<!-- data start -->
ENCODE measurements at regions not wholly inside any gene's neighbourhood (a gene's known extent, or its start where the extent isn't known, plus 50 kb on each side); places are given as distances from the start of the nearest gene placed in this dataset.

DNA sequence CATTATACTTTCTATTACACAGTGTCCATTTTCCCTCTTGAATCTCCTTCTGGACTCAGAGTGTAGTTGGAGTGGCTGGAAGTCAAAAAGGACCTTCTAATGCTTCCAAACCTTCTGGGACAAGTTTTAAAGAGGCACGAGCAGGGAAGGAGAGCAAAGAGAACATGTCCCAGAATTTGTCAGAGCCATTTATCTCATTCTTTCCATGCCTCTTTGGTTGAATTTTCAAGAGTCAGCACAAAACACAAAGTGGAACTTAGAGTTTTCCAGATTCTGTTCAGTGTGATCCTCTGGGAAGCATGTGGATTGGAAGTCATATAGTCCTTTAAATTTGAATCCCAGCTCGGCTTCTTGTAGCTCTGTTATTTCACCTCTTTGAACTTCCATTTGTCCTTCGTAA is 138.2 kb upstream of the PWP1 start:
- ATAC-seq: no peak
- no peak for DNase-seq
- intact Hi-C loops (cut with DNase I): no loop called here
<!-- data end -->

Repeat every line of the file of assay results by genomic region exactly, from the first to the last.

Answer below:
ENCODE measurements at regions not wholly inside any gene's neighbourhood (a gene's known extent, or its start where the extent isn't known, plus 50 kb on each side); places are given as distances from the start of the nearest gene placed in this dataset.

DNA sequence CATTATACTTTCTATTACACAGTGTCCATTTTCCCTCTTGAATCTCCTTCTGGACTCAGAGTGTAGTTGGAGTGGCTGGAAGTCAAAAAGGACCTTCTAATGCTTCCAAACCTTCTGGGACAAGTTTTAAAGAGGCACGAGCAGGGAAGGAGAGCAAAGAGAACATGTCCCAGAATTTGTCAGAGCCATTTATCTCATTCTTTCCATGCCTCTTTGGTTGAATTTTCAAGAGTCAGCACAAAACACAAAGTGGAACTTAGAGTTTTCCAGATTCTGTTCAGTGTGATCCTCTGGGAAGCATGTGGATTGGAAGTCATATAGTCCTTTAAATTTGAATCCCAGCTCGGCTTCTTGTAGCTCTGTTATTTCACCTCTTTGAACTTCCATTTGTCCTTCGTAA is 138.2 kb upstream of the PWP1 start:
- ATAC-seq: no peak
- no peak for DNase-seq
- intact Hi-C loops (cut with DNase I): no loop called here